Again, I'm not a subject matter expert on the topic, but these sound like very good reasons to have taken the path they did.
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So it's 'we did it this way because we know how to do it quickly enough'?  If that's the case, then I can only guess that poor management decisions have led us to this point (giving your programming team a deadline they can't fulfil effectively).  Somehow, it doesn't surprise me.

To my mind, the choice is 'do it properly, or don't do it at all', particularly when you have a more-or-less functional program already extant.  Clearly, that opinion is not shared by whoever it is makes the decisions.

Sigh.
Harrying your Prey, the Easy Way: A Hunter's Handbook - the first of what will hopefully be many CharOp efforts on my part. The Blinker - teleport everywhere. An Eladrin Knight/Eldritch Knight. CB != rules source.
So it's 'we did it this way because we know how to do it quickly enough'?  If that's the case, then I can only guess that poor management decisions have led us to this point (giving your programming team a deadline they can't fulfil effectively).  Somehow, it doesn't surprise me.

To my mind, the choice is 'do it properly, or don't do it at all', particularly when you have a more-or-less functional program already extant.  Clearly, that opinion is not shared by whoever it is makes the decisions.

Sigh.



Except, they've also made it pretty clear that the old builder wasn't really capable of supporting Essentials.  While that may not be a problem for some, it WAS a problem for others.

WotC opted to get their content into a working builder, and needed to do so quickly.

The old builder wasn't "doing it right" either, so starting fresh - and doing so in a timely matter, was (as they saw it) a necessary choice. 
WolfStar76 Community Advocate (SVCL) for D&D Organized Play, Avalon Hill, and the DCI/WPN LFR Community Manager DDi Guide

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They had to have it done by the time Essentials/Dark Sun patch was released (they clearly missed that deadline). This way, they could abandon the Classic CB and move forward with the Online CB with the new content from the new direction.

I think that's reasonable.

What I don't find reasonable is only allowing 20 characters. And then giving the excuse that "well, we can't allow infinite characters and we gotta worry about moving data some time in the far future..."

We don't need infinite data. And, clearly you're not going to be worried about data moving if your subscriptions blossom, so why worry about it with your current subscribers? Give us a _reasonable_ amount of storage for a _reasonable_ amount of characters.

Like I said, 100 would do just fine. That's enough for me to run 20 campaigns of 5 characters each with plenty of space for messing around with different builds.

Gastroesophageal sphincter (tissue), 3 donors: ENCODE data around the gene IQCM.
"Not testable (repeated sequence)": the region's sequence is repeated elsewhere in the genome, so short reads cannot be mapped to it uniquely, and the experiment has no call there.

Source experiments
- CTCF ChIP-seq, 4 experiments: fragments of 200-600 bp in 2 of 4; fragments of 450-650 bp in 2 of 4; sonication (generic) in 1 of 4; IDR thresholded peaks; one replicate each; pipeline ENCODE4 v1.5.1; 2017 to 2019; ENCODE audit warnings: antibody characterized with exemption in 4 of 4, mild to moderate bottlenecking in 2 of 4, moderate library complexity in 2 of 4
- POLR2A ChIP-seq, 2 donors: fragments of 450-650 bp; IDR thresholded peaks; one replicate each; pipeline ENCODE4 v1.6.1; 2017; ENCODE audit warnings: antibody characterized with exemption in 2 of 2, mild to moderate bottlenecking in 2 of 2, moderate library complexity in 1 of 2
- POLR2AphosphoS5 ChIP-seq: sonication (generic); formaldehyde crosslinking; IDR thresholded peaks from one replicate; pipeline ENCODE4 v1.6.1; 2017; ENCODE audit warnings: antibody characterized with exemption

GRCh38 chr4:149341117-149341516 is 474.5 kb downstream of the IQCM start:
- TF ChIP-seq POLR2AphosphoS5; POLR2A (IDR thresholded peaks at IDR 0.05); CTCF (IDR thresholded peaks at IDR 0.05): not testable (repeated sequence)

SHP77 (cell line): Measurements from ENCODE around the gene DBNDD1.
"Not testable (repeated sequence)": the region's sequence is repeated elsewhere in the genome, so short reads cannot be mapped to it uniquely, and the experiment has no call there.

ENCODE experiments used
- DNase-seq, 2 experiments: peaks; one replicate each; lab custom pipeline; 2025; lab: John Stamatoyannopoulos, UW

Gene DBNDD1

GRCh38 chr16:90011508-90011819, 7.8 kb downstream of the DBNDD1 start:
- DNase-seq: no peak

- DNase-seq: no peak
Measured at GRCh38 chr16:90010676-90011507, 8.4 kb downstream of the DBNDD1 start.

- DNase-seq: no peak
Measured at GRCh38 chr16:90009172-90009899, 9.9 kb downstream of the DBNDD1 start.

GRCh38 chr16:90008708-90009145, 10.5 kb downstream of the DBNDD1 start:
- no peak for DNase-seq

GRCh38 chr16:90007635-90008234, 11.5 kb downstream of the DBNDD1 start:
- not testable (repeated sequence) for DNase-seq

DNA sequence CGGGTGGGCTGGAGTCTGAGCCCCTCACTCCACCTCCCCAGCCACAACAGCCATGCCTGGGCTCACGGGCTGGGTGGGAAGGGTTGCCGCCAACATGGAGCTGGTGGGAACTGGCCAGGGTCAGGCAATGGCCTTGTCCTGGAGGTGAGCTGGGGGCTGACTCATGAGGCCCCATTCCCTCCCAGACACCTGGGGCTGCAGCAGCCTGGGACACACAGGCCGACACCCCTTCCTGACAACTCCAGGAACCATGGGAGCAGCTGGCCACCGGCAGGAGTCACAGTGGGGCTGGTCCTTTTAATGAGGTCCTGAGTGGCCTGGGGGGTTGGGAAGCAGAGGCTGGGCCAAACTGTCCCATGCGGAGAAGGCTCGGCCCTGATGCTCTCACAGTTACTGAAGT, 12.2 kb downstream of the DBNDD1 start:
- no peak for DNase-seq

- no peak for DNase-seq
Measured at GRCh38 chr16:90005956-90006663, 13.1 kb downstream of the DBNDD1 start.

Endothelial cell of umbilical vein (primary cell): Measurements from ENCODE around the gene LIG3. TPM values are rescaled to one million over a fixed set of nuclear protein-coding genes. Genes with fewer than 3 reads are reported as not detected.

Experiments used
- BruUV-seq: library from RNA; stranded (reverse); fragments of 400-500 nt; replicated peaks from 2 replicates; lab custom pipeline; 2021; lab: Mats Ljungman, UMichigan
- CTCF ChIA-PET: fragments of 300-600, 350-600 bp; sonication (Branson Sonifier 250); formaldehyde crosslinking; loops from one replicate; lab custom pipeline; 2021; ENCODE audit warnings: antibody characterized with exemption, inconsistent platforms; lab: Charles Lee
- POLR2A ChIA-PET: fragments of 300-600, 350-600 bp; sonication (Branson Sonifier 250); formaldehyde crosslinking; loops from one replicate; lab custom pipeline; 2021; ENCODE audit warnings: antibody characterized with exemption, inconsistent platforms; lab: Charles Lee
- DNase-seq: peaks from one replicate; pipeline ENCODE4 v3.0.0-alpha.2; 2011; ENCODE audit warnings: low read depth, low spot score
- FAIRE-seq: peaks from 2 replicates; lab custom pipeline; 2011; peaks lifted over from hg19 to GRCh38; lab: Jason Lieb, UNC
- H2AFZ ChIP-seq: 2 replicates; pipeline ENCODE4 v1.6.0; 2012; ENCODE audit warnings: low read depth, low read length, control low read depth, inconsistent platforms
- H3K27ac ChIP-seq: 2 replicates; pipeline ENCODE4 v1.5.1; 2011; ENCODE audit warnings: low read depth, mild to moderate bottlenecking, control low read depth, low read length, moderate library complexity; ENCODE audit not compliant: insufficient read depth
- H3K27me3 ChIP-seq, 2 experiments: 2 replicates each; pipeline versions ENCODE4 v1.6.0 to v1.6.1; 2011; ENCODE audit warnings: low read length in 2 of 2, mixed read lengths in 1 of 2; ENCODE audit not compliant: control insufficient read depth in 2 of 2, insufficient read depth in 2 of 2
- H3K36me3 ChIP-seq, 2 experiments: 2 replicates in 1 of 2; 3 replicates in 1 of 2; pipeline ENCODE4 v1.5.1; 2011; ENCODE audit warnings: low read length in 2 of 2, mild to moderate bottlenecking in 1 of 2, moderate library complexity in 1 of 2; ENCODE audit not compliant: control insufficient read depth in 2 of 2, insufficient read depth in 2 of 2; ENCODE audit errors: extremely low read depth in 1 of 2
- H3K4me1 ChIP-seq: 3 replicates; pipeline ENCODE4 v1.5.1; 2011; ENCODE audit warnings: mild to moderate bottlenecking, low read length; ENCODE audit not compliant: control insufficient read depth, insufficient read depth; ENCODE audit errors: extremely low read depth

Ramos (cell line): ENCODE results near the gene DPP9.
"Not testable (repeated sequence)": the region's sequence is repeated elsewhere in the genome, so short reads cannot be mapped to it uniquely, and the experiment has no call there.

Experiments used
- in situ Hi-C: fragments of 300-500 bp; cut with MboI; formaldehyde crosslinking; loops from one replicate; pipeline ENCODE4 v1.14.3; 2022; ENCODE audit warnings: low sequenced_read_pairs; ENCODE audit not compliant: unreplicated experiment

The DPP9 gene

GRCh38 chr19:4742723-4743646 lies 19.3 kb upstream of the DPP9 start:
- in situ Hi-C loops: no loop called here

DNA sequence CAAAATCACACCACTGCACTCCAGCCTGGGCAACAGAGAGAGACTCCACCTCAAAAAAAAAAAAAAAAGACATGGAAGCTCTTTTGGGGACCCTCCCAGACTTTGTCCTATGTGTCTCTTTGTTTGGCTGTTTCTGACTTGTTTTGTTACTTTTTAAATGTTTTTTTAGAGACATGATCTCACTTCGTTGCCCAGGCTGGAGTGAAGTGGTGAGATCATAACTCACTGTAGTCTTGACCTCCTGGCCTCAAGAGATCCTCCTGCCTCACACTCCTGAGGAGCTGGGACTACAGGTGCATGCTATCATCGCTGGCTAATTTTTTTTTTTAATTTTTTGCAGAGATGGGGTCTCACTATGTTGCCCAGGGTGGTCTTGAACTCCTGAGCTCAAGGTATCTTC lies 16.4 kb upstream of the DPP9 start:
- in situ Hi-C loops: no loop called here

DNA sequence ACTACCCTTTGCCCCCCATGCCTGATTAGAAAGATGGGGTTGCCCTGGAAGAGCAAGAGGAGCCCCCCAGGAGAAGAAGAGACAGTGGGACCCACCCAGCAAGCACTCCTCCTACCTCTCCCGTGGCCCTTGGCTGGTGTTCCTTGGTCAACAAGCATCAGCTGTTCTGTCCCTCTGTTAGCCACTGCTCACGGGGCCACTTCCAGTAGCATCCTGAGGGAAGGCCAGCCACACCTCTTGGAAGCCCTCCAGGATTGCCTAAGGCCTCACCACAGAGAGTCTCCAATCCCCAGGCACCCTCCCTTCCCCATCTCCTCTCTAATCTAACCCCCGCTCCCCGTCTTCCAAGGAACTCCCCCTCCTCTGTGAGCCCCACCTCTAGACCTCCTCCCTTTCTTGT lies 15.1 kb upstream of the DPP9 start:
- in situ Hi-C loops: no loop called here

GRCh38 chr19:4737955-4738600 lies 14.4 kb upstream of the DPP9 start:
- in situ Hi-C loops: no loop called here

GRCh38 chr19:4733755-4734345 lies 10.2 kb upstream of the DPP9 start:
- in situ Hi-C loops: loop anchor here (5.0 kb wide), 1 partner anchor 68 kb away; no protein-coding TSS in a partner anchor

They had to have it done by the time Essentials/Dark Sun patch was released (they clearly missed that deadline). This way, they could abandon the Classic CB and move forward with the Online CB with the new content from the new direction.

I think that's reasonable.

What I don't find reasonable is only allowing 20 characters. And then giving the excuse that "well, we can't allow infinite characters and we gotta worry about moving data some time in the far future..."

We don't need infinite data. And, clearly you're not going to be worried about data moving if your subscriptions blossom, so why worry about it with your current subscribers? Give us a _reasonable_ amount of storage for a _reasonable_ amount of characters.

Like I said, 100 would do just fine. That's enough for me to run 20 campaigns of 5 characters each with plenty of space for messing around with different builds.



It's on the feature request list - and they've already told us this is a starter number, and that as they monitor useage over time it will be adjusted.

I agree it's low, even for a starter - especially given that export isn't a launch feature - but it isn't etched in stone. 
WolfStar76 Community Advocate (SVCL) for D&D Organized Play, Avalon Hill, and the DCI/WPN LFR Community Manager DDi Guide

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WolfStar: TBH at this point it's getting beyond my knowledge to debate.  I could hypothesise a lot about different ways this could have been done, but it would be uninformed and pointless, in the end.

Suffice it to say, I suspect that there would have been a number of different methods to get a working tool in the time frame specified, and in a more widley-compatible form.  But I don't know; and whether or not they would have worked is moot at this point, since what has happened, has happened; so I won't expand any further.
Harrying your Prey, the Easy Way: A Hunter's Handbook - the first of what will hopefully be many CharOp efforts on my part. The Blinker - teleport everywhere. An Eladrin Knight/Eldritch Knight. CB != rules source.